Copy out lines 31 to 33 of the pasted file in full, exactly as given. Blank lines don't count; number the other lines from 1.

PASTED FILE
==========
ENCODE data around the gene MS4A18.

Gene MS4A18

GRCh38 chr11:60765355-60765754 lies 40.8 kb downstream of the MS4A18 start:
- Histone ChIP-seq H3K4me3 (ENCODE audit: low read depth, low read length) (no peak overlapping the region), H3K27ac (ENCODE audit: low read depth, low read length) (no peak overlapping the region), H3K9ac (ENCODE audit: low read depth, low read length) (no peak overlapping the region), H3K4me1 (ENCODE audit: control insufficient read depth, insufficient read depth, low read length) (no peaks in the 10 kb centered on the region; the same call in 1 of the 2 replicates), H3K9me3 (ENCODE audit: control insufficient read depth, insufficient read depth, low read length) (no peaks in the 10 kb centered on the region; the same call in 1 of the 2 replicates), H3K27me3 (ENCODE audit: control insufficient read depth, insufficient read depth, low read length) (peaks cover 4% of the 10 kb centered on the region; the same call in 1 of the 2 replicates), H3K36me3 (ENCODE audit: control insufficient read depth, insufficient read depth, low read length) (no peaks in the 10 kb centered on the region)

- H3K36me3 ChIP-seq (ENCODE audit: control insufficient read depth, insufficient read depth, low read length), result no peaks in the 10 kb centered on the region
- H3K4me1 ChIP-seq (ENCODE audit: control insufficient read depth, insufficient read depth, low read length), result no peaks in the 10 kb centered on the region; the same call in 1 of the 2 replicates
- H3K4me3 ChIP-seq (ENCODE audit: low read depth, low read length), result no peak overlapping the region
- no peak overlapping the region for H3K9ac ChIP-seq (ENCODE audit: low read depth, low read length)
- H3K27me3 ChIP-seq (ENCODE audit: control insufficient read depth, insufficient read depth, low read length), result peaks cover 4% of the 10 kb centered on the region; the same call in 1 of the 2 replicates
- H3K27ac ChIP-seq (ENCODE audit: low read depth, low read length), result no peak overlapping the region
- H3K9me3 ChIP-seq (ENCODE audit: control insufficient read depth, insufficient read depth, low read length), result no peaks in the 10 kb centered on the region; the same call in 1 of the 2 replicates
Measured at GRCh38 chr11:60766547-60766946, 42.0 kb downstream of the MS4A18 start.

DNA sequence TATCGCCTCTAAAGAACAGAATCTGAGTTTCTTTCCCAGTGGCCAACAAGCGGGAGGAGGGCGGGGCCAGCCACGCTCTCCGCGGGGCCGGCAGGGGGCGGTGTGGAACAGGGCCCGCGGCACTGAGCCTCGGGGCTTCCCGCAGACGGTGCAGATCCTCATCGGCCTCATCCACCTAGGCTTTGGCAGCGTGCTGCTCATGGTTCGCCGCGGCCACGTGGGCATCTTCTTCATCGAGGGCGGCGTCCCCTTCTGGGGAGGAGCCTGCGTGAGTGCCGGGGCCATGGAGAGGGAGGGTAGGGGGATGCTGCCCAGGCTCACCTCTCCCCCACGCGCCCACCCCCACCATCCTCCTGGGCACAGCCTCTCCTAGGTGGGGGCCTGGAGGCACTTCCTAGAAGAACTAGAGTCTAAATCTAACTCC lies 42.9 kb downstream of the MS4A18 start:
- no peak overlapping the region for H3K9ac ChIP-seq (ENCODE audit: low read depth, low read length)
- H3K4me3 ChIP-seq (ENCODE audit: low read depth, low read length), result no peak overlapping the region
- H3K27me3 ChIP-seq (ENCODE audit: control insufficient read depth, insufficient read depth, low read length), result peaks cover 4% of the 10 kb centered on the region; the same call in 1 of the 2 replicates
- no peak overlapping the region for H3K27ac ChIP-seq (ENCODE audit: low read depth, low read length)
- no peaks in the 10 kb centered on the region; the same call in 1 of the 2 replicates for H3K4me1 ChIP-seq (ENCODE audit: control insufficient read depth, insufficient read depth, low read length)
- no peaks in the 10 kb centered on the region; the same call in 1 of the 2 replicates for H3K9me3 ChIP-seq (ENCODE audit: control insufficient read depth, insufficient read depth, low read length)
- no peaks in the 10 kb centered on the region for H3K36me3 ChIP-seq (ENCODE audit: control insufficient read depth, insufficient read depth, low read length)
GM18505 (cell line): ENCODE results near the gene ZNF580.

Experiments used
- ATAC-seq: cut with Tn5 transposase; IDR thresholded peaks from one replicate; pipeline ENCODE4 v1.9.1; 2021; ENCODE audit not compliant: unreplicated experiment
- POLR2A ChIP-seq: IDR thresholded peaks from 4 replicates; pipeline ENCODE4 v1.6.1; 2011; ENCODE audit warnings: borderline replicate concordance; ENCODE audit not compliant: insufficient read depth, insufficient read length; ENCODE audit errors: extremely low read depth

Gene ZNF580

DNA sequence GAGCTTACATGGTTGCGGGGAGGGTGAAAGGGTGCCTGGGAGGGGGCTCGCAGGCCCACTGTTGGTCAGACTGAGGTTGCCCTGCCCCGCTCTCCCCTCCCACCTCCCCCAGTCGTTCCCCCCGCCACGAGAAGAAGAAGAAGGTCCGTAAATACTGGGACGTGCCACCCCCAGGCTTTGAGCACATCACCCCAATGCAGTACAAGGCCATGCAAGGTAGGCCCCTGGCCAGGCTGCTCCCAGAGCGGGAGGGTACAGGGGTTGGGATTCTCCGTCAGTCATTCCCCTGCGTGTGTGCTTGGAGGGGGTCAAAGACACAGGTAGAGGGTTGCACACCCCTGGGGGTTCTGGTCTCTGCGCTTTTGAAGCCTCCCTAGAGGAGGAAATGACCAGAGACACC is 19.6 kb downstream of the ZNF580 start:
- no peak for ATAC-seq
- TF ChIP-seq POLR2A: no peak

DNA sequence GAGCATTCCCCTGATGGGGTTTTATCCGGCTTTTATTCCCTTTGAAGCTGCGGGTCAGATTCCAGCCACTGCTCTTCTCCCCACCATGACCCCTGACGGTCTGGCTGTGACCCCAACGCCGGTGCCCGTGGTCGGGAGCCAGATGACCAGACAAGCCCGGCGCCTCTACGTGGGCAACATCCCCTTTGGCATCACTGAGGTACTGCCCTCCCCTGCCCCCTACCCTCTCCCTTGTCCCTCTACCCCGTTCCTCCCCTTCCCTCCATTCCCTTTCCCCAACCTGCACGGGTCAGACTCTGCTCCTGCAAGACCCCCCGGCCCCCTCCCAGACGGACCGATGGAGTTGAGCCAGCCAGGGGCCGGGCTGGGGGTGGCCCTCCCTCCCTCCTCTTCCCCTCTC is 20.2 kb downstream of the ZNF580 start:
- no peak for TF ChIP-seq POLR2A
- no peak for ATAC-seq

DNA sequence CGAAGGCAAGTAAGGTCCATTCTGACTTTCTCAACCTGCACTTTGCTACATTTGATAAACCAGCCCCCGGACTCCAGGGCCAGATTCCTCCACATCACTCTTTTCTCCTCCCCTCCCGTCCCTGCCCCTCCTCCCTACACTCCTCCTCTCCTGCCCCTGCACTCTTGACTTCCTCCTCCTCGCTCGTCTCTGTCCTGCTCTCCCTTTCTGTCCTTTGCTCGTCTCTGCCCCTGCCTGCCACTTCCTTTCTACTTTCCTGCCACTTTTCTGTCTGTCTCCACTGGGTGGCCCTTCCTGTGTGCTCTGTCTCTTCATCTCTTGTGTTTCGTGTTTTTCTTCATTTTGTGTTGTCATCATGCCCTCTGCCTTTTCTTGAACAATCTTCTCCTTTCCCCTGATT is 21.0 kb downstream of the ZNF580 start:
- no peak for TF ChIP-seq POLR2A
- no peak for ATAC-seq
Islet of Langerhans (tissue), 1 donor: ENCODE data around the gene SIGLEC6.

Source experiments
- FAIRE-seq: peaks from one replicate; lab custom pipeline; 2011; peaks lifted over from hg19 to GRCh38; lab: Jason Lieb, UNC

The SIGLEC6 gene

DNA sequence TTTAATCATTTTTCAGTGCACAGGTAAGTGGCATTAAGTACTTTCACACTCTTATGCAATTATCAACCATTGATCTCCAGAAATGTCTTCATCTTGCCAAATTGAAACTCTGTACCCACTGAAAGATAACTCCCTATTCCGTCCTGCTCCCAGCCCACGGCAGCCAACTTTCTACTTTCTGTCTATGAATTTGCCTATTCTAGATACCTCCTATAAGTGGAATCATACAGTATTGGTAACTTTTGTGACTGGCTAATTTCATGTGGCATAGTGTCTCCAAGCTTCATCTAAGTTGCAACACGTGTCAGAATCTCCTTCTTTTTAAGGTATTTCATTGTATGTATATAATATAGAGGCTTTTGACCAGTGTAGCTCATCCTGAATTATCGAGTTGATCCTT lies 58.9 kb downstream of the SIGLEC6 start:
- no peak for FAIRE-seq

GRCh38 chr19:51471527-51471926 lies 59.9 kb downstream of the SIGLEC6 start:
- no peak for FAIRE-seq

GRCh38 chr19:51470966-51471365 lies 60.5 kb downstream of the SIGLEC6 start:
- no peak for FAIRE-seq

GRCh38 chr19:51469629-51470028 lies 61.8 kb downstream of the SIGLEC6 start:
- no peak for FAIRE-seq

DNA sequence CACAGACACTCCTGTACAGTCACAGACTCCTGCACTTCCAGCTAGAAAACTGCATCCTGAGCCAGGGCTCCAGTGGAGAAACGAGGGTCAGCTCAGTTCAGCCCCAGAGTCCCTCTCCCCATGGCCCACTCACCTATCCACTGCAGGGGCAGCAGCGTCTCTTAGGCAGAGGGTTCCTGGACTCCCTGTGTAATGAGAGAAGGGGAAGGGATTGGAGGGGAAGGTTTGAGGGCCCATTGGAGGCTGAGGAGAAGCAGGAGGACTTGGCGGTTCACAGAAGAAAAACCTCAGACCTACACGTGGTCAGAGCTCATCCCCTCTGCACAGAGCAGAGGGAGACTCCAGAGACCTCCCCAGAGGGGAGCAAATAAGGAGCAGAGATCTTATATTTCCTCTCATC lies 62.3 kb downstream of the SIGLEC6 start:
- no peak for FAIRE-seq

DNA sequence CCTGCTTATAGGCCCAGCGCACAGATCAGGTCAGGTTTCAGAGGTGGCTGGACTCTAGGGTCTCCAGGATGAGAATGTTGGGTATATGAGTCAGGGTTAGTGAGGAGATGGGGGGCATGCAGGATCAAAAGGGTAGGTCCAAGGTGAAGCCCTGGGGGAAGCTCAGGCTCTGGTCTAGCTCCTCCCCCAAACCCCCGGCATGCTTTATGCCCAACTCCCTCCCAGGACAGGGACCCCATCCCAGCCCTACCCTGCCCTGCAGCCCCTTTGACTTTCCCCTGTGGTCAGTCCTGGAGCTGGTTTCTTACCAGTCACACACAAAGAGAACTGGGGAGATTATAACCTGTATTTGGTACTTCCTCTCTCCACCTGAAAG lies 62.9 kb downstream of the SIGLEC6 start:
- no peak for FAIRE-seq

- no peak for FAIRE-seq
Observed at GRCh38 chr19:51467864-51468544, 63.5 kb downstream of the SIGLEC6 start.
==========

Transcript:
- no peak for ATAC-seq

DNA sequence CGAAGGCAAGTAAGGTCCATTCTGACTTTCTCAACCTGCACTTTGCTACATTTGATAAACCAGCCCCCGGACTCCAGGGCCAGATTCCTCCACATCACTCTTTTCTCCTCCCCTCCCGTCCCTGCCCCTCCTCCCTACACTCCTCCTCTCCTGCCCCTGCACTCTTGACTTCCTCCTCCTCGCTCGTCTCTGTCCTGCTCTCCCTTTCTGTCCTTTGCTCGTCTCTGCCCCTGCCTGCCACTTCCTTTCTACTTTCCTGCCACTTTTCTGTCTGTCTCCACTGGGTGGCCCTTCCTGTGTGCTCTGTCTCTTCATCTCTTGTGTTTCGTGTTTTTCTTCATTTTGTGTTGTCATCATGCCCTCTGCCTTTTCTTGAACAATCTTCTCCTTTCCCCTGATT is 21.0 kb downstream of the ZNF580 start:
- no peak for TF ChIP-seq POLR2A